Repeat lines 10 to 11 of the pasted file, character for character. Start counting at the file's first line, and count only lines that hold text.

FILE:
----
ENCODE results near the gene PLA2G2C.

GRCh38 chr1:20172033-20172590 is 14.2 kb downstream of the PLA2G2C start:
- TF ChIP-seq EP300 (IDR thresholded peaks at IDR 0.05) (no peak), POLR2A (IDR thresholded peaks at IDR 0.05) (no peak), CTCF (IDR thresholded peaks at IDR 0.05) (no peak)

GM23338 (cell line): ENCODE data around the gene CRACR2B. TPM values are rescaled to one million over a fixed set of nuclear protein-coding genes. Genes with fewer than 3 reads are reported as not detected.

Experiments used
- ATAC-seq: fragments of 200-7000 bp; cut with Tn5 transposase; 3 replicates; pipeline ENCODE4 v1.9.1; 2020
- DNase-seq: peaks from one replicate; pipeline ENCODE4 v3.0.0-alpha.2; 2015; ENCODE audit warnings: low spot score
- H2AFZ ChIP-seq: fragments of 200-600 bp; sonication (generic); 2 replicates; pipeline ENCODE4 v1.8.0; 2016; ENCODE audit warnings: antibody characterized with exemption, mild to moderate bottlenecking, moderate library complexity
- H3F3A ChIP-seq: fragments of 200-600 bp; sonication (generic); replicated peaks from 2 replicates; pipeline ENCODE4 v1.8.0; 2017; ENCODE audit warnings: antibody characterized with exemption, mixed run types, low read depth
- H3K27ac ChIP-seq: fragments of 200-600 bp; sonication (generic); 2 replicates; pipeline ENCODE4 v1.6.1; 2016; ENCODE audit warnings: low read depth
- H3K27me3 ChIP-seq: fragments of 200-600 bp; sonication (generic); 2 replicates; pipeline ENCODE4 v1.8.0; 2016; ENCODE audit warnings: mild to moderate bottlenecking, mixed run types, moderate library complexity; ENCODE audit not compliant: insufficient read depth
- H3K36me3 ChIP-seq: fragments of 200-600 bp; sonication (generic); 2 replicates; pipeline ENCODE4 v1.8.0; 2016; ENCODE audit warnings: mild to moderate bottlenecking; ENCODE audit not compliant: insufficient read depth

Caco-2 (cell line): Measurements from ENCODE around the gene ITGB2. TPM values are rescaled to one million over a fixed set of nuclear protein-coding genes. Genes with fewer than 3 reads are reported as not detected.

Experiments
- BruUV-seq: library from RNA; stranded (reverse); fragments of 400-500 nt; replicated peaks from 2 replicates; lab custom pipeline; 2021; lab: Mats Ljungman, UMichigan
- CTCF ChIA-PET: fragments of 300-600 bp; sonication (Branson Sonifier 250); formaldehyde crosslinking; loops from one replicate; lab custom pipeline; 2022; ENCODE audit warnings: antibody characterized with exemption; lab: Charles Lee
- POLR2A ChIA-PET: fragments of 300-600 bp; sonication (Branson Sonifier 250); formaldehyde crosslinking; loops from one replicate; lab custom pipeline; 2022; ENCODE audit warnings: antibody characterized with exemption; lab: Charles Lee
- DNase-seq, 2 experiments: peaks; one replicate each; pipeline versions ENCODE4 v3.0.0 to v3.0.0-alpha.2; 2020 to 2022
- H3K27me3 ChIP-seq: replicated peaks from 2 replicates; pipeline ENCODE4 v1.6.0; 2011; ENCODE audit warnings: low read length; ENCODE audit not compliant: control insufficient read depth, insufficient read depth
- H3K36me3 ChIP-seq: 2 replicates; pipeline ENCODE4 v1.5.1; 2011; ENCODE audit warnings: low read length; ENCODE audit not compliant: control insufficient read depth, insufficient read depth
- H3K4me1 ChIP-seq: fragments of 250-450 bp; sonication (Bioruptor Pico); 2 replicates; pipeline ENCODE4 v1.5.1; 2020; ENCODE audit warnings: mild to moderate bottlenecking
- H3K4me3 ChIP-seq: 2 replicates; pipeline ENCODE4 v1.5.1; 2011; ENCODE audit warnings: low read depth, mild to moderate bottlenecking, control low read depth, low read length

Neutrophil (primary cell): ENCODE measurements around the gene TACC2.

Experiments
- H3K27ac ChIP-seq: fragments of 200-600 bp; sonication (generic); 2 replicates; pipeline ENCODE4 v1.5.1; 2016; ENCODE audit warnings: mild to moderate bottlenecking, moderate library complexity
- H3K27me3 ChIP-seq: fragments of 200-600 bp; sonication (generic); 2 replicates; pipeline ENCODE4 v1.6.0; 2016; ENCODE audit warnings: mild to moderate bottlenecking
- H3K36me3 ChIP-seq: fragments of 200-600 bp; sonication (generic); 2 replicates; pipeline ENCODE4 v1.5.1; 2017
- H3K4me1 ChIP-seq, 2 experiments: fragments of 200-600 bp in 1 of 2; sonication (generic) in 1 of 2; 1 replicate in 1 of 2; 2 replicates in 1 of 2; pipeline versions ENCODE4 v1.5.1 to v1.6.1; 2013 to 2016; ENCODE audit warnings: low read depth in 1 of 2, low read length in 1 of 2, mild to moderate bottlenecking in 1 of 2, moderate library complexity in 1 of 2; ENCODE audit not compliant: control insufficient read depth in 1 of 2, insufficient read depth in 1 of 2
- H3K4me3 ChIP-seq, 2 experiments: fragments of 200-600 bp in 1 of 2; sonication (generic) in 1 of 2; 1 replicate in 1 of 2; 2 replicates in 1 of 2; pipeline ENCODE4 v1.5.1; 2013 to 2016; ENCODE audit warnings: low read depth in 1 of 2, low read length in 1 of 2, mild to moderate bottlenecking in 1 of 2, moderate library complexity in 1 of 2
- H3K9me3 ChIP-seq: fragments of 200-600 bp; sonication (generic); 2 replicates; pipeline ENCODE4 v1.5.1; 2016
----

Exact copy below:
- H3K27ac ChIP-seq: fragments of 200-600 bp; sonication (generic); 2 replicates; pipeline ENCODE4 v1.6.1; 2016; ENCODE audit warnings: low read depth
- H3K27me3 ChIP-seq: fragments of 200-600 bp; sonication (generic); 2 replicates; pipeline ENCODE4 v1.8.0; 2016; ENCODE audit warnings: mild to moderate bottlenecking, mixed run types, moderate library complexity; ENCODE audit not compliant: insufficient read depth